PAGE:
Hello fellow boozie readers!
It’s Magical Readathon!! Working hard to be a Metal Charmer. It’s also Tome Topple, so I’ve started my Tomes as well =). It was an ok week, that ended with the premiere of GoT so color me happy.
What Sam finished this week:
- Defense Against the Dark Arts: Reign the Earth by A. C. Gaughen: This is the story of Shalia, a desert woman who enters into an arranged marriage with a king to save her people. The king is a raging abusive asshole, but she’s trying her best. She’s also figured out that she’s got #forbiddenpowers so. I wanted to like this so much more. Maybe it was the audio narrator but damn that girl sounded so naive. She was also real dumb. The only reason this pushed up a star for me was because of the brilliant consent scene.
- Transfiguration: Mirage by Somaiya Daud: I’m about half way through this book. It’s a eastern inspired sci-fi with our main lady Amani, taken from her home to serve as a body double for the crown princess, who is literally the worst. I super enjoyed this. It had the tropes that I wanted, it had good themes, and it had a decent character arc. However, not much actually happened in this book. More a set up for book 2, which i will absolutely be reading.
- Divination: Space Opera by Cathrynne M. Valente: This was the book I didn’t know I needed. A hysterical story about the impending annihilation of earth/humanity by blue flamingo aliense unless two has been rock stars, Decibal and Oort, can win a singing competition. I gobbled up this book and my only disappointment was there wasn’t more. I think Linz did a review.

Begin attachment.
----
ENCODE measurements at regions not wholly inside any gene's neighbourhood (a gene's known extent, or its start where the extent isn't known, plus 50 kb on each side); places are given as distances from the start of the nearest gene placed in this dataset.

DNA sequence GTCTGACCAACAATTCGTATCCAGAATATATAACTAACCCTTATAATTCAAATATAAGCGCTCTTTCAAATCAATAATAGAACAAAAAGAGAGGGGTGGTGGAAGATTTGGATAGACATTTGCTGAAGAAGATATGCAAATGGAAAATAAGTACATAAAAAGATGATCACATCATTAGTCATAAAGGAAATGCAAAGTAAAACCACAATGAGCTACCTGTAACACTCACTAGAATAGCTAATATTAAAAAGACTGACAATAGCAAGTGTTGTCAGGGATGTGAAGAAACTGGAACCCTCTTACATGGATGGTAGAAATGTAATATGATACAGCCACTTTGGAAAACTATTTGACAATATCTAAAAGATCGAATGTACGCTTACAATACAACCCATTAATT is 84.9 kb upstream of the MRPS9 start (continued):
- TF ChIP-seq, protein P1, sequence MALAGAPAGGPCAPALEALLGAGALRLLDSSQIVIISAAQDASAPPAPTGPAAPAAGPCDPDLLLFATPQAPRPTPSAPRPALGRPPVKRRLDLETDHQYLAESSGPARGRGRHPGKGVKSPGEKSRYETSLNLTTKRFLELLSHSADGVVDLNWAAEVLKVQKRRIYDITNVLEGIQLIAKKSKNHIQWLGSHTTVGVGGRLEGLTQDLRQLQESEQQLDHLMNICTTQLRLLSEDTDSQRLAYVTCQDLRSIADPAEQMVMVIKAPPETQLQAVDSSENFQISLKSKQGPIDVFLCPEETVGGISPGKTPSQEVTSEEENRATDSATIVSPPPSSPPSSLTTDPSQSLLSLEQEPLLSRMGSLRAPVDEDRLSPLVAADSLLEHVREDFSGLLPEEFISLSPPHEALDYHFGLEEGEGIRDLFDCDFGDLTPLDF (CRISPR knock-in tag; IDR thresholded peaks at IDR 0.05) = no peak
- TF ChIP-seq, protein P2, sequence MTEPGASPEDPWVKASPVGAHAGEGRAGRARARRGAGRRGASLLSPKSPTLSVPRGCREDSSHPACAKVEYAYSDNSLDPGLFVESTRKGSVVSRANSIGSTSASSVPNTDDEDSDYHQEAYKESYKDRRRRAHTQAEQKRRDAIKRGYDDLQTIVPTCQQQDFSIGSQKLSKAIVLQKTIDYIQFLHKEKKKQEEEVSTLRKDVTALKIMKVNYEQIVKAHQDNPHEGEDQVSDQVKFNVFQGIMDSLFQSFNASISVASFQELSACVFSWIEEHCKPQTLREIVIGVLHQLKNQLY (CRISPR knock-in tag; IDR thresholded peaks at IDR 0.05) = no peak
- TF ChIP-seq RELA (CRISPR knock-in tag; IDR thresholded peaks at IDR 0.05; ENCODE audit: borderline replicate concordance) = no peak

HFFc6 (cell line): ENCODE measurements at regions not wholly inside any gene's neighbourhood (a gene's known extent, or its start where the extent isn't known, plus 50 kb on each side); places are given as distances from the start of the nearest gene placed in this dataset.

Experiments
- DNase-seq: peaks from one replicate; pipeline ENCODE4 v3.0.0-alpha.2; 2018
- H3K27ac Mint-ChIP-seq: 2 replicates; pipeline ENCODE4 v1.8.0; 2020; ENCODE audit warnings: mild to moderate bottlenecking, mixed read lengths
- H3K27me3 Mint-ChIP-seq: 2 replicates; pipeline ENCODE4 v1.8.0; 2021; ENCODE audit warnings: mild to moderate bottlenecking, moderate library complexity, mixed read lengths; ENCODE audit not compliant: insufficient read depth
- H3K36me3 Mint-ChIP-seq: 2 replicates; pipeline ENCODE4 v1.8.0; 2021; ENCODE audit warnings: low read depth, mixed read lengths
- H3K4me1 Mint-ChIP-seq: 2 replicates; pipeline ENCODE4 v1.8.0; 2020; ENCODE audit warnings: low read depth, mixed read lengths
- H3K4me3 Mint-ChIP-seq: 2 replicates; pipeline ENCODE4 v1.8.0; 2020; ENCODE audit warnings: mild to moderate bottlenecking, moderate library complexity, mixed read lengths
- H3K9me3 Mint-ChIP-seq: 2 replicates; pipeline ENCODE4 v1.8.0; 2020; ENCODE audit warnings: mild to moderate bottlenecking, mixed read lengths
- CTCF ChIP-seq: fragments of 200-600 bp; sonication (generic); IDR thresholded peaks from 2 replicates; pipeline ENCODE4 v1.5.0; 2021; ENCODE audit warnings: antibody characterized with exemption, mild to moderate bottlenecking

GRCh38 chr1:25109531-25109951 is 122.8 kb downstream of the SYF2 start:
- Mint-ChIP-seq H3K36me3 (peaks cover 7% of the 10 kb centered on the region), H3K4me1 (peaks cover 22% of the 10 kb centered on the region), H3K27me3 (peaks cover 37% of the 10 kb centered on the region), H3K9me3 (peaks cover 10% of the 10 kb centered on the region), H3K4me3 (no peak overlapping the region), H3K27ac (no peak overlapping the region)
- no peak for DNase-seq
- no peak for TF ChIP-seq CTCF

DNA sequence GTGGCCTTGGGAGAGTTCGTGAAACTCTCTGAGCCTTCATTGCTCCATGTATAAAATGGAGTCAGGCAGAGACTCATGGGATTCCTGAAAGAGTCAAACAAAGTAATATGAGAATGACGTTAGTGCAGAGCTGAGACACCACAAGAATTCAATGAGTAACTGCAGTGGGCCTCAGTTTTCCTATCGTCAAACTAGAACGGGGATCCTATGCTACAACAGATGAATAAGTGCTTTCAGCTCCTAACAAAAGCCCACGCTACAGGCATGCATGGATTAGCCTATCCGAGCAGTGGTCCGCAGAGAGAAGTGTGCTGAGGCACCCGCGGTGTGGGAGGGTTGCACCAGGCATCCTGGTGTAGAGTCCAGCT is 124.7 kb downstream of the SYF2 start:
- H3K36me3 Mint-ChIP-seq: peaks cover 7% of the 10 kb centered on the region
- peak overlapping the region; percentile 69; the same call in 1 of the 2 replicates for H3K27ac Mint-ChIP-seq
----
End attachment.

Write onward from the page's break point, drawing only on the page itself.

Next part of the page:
What Sam’s reading now:
It’s O.W.L.s Magical Readathon and Tome Topple bitches!!
- History of Magic: Tigana by Guy Gavriel Kay: This is the story of a conquered land, including the province of Tigana, who’s name cannot be remembered unless you were born there. (Very Weep from Strange the Dreamer). I’m audio and physically reading this book. Liking it so far, but I’m struggling with keeping names in place. What I liked in A Brightness Long Ago (my first novel by Kay), was he had a character list at the beginning. This could benefit from that. Otherwise, enjoying the hell out of political machinations.
Sam and I both missed Dewey’s readathon last weekend so we did a mini-readathon for ourselves this Saturday. I may have been massively hungover (I’m a bit of a baby when it comes to hangovers), but I still managed to fit some books in.